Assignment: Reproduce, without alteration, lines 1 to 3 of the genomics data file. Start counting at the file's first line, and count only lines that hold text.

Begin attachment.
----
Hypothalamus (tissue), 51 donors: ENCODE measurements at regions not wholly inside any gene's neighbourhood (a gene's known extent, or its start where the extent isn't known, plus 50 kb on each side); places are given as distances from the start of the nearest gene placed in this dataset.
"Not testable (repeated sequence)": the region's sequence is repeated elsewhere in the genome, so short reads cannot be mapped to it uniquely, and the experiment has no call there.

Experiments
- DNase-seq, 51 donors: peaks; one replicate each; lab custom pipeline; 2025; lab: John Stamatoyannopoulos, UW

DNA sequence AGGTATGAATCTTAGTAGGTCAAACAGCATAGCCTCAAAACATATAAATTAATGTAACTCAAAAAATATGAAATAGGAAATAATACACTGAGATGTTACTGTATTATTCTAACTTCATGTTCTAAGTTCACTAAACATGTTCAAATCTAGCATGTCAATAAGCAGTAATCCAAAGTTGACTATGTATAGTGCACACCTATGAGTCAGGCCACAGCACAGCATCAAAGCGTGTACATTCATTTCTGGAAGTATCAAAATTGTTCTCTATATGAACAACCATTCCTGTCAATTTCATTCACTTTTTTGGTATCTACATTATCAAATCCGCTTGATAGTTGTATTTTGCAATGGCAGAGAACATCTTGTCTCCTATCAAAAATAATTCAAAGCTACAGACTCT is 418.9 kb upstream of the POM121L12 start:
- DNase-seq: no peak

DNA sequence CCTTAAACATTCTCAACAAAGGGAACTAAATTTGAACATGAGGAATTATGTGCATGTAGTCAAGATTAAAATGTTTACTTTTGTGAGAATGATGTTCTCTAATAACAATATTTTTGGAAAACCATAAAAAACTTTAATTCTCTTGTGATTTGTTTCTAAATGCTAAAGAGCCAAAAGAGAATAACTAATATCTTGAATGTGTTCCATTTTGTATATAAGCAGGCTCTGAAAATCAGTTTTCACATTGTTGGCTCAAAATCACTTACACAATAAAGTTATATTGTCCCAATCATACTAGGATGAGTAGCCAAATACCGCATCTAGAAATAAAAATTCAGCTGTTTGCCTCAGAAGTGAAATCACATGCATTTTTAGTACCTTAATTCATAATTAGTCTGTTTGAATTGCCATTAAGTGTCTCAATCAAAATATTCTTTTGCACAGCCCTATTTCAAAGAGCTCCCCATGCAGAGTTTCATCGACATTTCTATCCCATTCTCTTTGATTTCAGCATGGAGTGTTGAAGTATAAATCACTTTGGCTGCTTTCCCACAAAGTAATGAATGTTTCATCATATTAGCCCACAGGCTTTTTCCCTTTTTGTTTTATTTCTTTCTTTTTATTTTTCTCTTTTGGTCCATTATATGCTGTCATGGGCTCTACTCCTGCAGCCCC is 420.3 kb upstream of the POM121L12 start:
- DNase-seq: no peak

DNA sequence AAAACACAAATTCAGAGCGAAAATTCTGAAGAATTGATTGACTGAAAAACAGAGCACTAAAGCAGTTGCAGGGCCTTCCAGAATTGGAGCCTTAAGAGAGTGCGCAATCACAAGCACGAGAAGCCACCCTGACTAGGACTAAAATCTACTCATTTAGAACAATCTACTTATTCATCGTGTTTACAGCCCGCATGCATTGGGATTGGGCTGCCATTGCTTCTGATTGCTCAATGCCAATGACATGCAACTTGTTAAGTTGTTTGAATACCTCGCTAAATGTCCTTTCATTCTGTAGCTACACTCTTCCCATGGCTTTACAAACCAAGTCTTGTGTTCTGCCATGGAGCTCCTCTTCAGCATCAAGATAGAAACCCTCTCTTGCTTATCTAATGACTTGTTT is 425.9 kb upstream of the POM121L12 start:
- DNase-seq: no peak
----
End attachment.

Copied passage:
Hypothalamus (tissue), 51 donors: ENCODE measurements at regions not wholly inside any gene's neighbourhood (a gene's known extent, or its start where the extent isn't known, plus 50 kb on each side); places are given as distances from the start of the nearest gene placed in this dataset.
"Not testable (repeated sequence)": the region's sequence is repeated elsewhere in the genome, so short reads cannot be mapped to it uniquely, and the experiment has no call there.

Experiments